Therefore, we have developed a new integrative method, NovoDB, for protein identification. The method extends the integrative approach introduced by the sequence tag methods and has several advantages. Firstly, it incorporates a sophisticated de novo sequencing algorithm and infers the peptide sequences in a data-driven manner. Much longer sequence tags can be inferred accurately. Secondly, it does not rely on finding exact sequence tag matches in the database but employs a dynamic programming approach to better tolerate sequencing errors. Thirdly, our method employs a simple scoring model that gives more weight to the de novo sequencing. Evaluated on large datasets, generally our method is able to identify more proteins at the same false discovery rate (FDR) when compared to 3 popular methods, including database search-based X!Tandem, de novo sequencing-based PepNovo, and sequence tag-based GutenTag.
The first stage is to preprocess the spectra and normalise the peak intensities. Our method uses two versions of the peak intensities: the continuous intensities and the discrete intensities. For each spectrum, the method firstly determines the baseline intensity and divides each peak's intensity to the baseline so that a normalised intensity is obtained. The continuous intensities are used for the ion matching and the final score calculation, while the discrete intensities are used for the de novo sequencing-based tag inference. The normalised peak intensities are discretised into four levels: no signal, low signal, medium signal, and strong signal. The method removes the low signal peaks by using a sliding window mechanism and discards all the peaks except the top several peaks within each sliding window. Because different regions of the spectrum have different characteristics, our method organises peaks into five regions based on the mass to charge ratio and utilises this information in the sequence tag inference.
Sequence tag inference
The second stage is to infer a number of peptide sequence tags directly from the spectrum. Instead of inferring short sequence tags which usually leads to misidentifications , NovoDB applies a more sophisticated algorithm to dynamically infer longer peptide sequences in a data-driven fashion. This is achieved by incorporating a hybrid de novo sequencing approach which integrates a Bayesian Network probability model with a dynamic programming algorithm to infer the most probable tags . The sequence tag inference stage consists of 3 major steps in total.
(1) Spectrum graph construction
Given a preprocessed spectrum S, NovoDB builds the spectrum graph and connects all edges if the mass difference between two vertices approximates the residue mass of an amino acid or other mass offsets of a residue derived from ion degradations. Since the most intensive peaks tend to be b- and y-ions, the spectrum graph has vertices for both interpretations. A vertex for an empty peptide and a vertex for the intact peptide are also added. Our method extends the Bayesian Network model used by PepNovo to calculate the probability of observing each vertex of the constructed spectrum graph. The details can be found in . Each vertex of the network contains a conditional probability table given the values of its parent vertices. The probability tables are trained by using the large-scale Seattle dataset .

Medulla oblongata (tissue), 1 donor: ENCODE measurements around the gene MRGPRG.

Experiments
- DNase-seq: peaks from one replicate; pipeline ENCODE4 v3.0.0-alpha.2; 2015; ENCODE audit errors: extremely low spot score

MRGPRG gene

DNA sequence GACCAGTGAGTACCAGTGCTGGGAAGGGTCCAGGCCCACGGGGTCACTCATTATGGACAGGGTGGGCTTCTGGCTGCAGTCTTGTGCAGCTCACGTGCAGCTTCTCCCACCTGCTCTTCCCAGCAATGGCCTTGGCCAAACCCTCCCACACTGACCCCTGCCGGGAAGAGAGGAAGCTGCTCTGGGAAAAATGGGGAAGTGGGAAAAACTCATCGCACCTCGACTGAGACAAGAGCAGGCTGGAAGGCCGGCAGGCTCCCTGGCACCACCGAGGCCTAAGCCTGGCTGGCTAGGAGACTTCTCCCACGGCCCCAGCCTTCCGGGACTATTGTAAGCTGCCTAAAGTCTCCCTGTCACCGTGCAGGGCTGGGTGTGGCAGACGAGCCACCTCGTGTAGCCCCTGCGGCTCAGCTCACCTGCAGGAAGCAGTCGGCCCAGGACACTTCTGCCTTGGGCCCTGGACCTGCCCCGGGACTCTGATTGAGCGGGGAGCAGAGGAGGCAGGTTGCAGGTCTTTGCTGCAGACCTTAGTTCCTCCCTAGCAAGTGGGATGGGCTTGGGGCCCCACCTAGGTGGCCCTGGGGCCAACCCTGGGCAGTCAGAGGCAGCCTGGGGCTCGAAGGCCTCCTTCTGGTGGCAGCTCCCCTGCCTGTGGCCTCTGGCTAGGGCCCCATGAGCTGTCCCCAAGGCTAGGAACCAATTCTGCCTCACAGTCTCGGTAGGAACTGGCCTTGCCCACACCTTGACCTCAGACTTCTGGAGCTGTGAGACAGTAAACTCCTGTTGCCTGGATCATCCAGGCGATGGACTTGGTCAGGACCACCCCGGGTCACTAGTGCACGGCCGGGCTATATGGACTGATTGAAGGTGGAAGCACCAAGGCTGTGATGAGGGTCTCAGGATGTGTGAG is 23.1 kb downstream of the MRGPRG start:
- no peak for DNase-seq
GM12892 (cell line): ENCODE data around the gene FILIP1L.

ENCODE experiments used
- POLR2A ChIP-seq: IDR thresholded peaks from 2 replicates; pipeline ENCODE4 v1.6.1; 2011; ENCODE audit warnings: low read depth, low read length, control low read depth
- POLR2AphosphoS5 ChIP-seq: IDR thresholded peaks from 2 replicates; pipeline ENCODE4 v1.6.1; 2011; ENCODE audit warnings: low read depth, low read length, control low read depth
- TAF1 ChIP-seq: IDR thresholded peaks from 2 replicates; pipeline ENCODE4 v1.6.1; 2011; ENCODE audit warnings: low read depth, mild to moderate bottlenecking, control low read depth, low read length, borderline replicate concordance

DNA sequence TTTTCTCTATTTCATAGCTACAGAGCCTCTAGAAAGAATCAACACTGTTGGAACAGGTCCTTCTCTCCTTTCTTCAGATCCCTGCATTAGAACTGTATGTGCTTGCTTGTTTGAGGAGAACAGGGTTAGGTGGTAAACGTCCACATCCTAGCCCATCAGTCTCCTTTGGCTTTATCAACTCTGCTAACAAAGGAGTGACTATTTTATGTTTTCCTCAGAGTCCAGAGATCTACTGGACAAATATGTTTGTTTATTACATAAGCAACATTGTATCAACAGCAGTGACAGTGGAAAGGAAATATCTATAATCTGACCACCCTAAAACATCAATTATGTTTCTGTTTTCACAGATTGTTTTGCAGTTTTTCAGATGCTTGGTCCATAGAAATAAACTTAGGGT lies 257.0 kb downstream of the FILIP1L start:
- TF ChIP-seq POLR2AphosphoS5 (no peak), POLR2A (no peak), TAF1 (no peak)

(2) Vertex scoring
One advantage of the model is that P real can distinguish the likely combinations of ions and ion degradations from the unlikely combinations.
(3) Sequence tag inference
NovoDB finds several top ranking asymmetric paths as the most probable peptide sequences. The method employs the dynamic programming algorithm proposed in  to obtain a set of highly scored peptide sequences by exploring the sub-optimal space from the spectrum graph. There are two reasons. Firstly, a number of vertices on the optimal path may be false positives because it is common that many intensive peaks derive from interferences. Secondly, vertices representing the real fragment ions may not always have the highest score and thus will not be included in the optimal path. It is normal that real fragment ions have low intensities or even cannot be detected. The highly similar segments of the sequences correspond to the fragment ions that are likely to be correctly identified, while the ambiguous segments are where the ions are hardly distinguishable from baseline noise. Given these characteristics, the most likely peptide sequence tags are extracted by adapting a dynamic programming-based algorithm similar to ClustalW . In this case, the introduced "gaps" between the sub-optimal peptide sequences correspond to the ambiguous sections of the tandem mass spectrum. Thus, it is able to dynamically generate longer sequence tags than 3 amino acid residues.
Sequence tag query
After sequence tags are obtained, the next stage is to query a database to see if matches can be found. This is important firstly because the information provided by the database can fill the gaps that de novo sequencing leaves out. Secondly, the sequences directly inferred from the spectrum may not be sufficient to uniquely identify a protein. Thirdly, even though the sequences of a novel protein are not present in the database, homologue proteins may have been discovered and they provide crucial information for validating and understanding the novel protein.
Our method applies a sequence similarity search based on a tailored WU-BLAST algorithm . The algorithm produces error-tolerant scores and does not require long and identical sequences to produce a confident protein hit. The sequence tag query algorithm identifies all high scoring pairs of regions having high local sequence similarities, namely between an individual peptide's sequences in the query and a protein's sequences from the database. We have introduced several modifications to the BLOSSUM62 matrix to suit the sequence query in the context of mass spectrometry. Scores for the two pairs of isobaric amino acid residues: glutamine and lysine, leucine and isoleucine, are substituted for their average values. The specificity of trypsin is considered by reserving the K symbol for the C-terminal lysine and by introducing a new value averaged between arginine and lysine to represent a cleavage site preceding the peptide sequence. Undefined amino acid residues are introduced with zero scores in order to increase the similarity score if peptide sequence tags are incomplete and contain errors. NovoDB ranks the reported peptide hits by similarity scores S s and constrains the total number of query hits.